Jessica Taylor

Jessica Taylor is the lead digital political reporter for NPR. Based in Washington, D.C., she covers the 2016 elections and national politics for NPR digital.

Before joining NPR in May 2015, Taylor was the campaign editor for The Hill newspaper where she oversaw the newspaper's 2014 midterm coverage, managed a team of political reporters and wrote her own biweekly column.

Prior to The Hill, Taylor was a writer and producer for MSNBC's "The Daily Rundown with Chuck Todd" and a contributor to the NBC News Political Unit. She covered and reported on the 2012 election as a senior analyst for The Rothenberg Gonzales Political Report. Her quotes have appeared in The New York Times, Washington Post, Wall Street Journal, and USA Today, as well as several state and regional newspapers across the country. Taylor has also appeared on MSNBC, Fox News, C-SPAN, CNN and other local network affiliates.

On Election Night 2012, Jessica served as an off-air analyst for CBS News in New York, advising producers and reporters on House and Senate races.

Previously, Jessica was editor of National Journal's "House Race Hotline" and Assistant Editor for POLITICO during the 2010 midterms. She began her career in Washington as the research director for The Almanac of American Politics.

A native of Elizabethton, Tenn., she is a graduate of Furman University in Greenville, S.C. and now lives in Alexandria, Va.

Updated Aug. 11 at 6:45 p.m. ET

President Trump said Thursday that he was "very thankful" that Russian President Vladimir Putin had ordered the expulsion of hundreds of U.S. diplomats from the country in response to sanctions — because the administration needs to cut the State Department's budget anyway.

Updated on Aug. 10 at 4 p.m. ET

President Trump is continuing to voice his frustration with Senate Majority Leader Mitch McConnell, tweeting on Thursday that the Kentucky Republican should "get back to work" after last month's failure to pass a health care alternative to the Affordable Care Act.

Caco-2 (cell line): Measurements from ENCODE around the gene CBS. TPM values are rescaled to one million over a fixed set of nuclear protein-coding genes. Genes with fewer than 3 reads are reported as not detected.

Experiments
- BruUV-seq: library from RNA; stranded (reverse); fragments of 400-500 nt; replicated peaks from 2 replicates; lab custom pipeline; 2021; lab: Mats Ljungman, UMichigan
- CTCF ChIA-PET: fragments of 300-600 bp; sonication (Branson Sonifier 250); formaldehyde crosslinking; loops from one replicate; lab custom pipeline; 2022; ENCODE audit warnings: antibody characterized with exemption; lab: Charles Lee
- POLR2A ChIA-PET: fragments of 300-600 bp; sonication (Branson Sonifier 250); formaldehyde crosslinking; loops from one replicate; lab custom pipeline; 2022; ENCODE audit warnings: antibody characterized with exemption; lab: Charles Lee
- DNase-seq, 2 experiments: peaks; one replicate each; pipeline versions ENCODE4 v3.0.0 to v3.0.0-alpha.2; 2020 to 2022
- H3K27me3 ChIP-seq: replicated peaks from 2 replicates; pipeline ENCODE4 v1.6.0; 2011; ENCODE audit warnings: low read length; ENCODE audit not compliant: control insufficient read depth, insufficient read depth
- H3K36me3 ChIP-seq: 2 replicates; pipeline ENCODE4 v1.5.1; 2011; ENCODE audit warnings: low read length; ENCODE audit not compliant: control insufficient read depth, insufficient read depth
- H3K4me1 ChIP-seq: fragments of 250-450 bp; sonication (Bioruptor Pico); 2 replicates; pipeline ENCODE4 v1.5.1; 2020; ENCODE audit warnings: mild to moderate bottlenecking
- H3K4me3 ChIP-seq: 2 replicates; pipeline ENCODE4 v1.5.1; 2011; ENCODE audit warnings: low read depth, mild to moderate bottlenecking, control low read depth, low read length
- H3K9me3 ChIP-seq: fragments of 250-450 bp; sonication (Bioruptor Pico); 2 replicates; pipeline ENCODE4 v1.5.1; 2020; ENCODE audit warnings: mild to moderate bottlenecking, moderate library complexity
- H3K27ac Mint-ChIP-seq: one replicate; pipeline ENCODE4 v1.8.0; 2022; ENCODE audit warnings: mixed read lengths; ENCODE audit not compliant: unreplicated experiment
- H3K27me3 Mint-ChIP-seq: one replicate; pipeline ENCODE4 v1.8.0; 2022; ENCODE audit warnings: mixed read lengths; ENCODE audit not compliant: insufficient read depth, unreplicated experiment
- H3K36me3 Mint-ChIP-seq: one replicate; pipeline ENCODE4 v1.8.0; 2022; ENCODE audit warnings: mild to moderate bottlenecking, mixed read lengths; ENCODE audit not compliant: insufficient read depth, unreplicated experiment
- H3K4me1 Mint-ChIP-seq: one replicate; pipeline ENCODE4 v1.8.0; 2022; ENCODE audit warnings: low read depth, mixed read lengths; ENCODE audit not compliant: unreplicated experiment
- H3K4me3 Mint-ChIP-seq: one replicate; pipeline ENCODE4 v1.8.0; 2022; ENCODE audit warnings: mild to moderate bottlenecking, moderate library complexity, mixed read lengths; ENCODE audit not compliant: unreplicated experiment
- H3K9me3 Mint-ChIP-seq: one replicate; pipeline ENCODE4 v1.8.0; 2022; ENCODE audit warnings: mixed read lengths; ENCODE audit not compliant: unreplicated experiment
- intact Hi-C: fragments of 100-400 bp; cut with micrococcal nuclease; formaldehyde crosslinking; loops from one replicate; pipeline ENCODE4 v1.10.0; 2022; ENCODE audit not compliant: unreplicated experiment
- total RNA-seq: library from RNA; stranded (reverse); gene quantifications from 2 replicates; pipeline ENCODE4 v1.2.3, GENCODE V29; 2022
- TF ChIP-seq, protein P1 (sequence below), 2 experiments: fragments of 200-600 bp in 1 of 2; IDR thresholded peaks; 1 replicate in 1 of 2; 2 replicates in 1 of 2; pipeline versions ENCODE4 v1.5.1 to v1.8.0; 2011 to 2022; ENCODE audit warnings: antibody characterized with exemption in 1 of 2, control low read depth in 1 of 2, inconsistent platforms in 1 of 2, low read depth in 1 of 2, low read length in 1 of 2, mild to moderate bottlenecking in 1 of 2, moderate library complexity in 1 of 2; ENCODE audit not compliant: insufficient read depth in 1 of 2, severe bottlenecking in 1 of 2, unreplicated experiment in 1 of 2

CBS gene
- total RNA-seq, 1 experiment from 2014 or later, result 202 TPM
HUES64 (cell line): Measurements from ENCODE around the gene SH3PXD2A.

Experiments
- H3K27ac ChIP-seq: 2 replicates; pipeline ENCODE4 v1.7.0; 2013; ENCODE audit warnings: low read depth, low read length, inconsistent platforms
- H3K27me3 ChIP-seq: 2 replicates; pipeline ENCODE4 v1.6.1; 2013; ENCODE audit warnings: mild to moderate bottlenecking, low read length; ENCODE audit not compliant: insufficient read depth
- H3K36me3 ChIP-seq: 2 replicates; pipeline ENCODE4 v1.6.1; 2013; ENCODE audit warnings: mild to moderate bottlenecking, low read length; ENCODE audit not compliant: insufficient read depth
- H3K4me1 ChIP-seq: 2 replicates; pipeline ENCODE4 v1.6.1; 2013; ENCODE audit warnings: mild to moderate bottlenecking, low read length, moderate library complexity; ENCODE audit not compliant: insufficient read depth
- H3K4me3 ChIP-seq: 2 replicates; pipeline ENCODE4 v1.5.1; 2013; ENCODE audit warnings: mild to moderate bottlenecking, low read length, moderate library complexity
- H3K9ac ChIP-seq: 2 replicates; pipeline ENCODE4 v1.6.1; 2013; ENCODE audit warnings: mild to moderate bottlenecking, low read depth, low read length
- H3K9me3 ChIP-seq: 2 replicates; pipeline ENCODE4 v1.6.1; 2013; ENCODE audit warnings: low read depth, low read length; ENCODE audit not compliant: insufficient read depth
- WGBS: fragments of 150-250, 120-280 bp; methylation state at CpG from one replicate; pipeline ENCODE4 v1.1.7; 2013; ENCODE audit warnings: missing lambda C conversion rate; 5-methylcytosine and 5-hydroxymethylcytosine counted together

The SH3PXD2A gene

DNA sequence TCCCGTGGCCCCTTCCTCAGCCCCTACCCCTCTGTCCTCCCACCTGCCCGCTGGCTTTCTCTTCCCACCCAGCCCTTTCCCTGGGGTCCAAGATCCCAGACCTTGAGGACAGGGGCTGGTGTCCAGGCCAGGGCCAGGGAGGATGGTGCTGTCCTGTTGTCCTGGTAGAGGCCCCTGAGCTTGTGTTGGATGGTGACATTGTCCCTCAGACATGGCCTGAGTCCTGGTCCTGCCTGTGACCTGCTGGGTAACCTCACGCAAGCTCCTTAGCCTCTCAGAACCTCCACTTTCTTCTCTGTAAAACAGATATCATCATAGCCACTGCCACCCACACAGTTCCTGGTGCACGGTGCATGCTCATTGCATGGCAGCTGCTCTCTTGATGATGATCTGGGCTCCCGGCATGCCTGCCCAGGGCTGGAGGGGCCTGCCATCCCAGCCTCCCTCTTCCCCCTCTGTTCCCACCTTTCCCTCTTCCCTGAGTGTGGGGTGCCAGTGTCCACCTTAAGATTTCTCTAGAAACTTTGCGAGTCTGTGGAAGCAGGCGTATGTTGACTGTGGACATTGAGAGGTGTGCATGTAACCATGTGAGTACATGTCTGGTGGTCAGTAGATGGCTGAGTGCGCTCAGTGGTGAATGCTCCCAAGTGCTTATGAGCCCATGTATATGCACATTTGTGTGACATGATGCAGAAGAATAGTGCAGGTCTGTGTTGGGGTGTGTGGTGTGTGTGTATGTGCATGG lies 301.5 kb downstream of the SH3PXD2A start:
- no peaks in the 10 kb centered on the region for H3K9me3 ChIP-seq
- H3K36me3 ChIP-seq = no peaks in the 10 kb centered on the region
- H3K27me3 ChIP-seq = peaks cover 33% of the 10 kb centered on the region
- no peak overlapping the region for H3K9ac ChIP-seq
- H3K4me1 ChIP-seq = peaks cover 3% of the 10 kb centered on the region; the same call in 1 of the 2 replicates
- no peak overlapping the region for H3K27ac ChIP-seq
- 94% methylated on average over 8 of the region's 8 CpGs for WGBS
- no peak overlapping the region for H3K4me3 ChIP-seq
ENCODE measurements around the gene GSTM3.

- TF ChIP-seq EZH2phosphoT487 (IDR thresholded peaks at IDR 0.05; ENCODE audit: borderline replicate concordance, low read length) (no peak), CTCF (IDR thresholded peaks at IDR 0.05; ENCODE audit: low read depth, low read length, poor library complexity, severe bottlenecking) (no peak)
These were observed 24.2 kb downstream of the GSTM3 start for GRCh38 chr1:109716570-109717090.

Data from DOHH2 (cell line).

Updated at 9:30 p.m. ET

West Virginia Gov. Jim Justice announced he will flip from the Democratic Party to the GOP, making the announcement Thursday night while appearing at a rally with the president.

"Today I will tell you with lots of prayers and lots of thinking, I'll tell you West Virginians, I can't help you any more being a Democrat governor," Justice said.

Updated at 8:30 p.m. ET

Special counsel Robert Mueller is using a grand jury in Washington, D.C., in connection with his investigation into Russian efforts to influence the 2016 presidential election and into possible collusion between Russia and top aides to the Trump campaign, a source with knowledge of the investigation confirms to NPR's Peter Overby. The source did not want to be identified because of the sensitivity of the matter.

The Senate has easily confirmed Christopher Wray to be the next FBI director, a position he assumes after former Director James Comey was ousted by President Trump in May.

The 50-year-old former Justice Department lawyer was approved by a 92-5 vote.

Wray was Trump's choice to lead the FBI after he decided to fire Comey — a controversial decision that led to the appointment of special counsel Robert Mueller to take over the bureau's investigation into Russian interference in last year's elections and possible collusion between top aides to the Trump campaign and Russia.

Senate Majority Leader Mitch McConnell, R-Ky., plans to release an updated Republican health care bill on Thursday and is delaying the body's annual August recess by two weeks in an effort to generate momentum for the beleaguered legislation.

Updated at 12:36 p.m. ET, July 11

Donald Trump Jr. was informed ahead of a June 2016 meeting with a Kremlin-linked lawyer that material damaging to Hillary Clinton that he was offered was "part of a Russian government effort to aid his father's candidacy," the New York Times reported Monday evening.

To hear President Trump tell it, there's still a lot of uncertainty as to whether or not Russia interfered in the 2016 U.S. elections.

A majority of Americans believe President Trump has done something either illegal or unethical when it comes to Russia, according to a new NPR/PBS NewsHour/Marist poll.

The Trump administration has been remarkably on-message on social media over the past week — that is, if you only look at official Twitter accounts, rather than the president's personal feed.

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